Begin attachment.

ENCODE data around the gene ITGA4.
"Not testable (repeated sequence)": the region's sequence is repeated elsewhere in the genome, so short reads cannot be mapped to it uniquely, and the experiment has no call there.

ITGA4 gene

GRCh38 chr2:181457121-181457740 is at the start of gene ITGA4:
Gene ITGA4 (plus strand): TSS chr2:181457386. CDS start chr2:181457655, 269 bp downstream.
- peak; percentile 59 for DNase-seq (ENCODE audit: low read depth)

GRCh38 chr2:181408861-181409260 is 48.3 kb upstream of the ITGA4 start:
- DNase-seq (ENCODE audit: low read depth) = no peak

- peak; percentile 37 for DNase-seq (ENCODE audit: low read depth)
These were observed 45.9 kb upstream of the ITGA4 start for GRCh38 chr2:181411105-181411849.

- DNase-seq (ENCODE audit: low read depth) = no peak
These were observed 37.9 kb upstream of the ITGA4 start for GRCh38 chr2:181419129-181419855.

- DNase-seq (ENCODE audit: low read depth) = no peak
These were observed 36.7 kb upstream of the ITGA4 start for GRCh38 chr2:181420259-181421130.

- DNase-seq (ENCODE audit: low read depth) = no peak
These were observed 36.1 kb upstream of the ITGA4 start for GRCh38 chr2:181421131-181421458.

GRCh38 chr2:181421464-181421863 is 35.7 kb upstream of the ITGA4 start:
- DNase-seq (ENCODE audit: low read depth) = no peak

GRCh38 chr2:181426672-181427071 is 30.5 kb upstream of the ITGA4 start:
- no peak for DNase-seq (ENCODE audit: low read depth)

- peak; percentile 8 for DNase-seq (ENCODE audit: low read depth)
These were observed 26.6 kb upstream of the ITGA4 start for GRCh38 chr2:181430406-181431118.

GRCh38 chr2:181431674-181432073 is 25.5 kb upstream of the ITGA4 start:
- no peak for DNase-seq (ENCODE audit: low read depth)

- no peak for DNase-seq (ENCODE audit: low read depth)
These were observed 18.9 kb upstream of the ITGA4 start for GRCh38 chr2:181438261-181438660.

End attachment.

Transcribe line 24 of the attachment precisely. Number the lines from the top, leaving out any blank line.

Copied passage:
- no peak for DNase-seq (ENCODE audit: low read depth)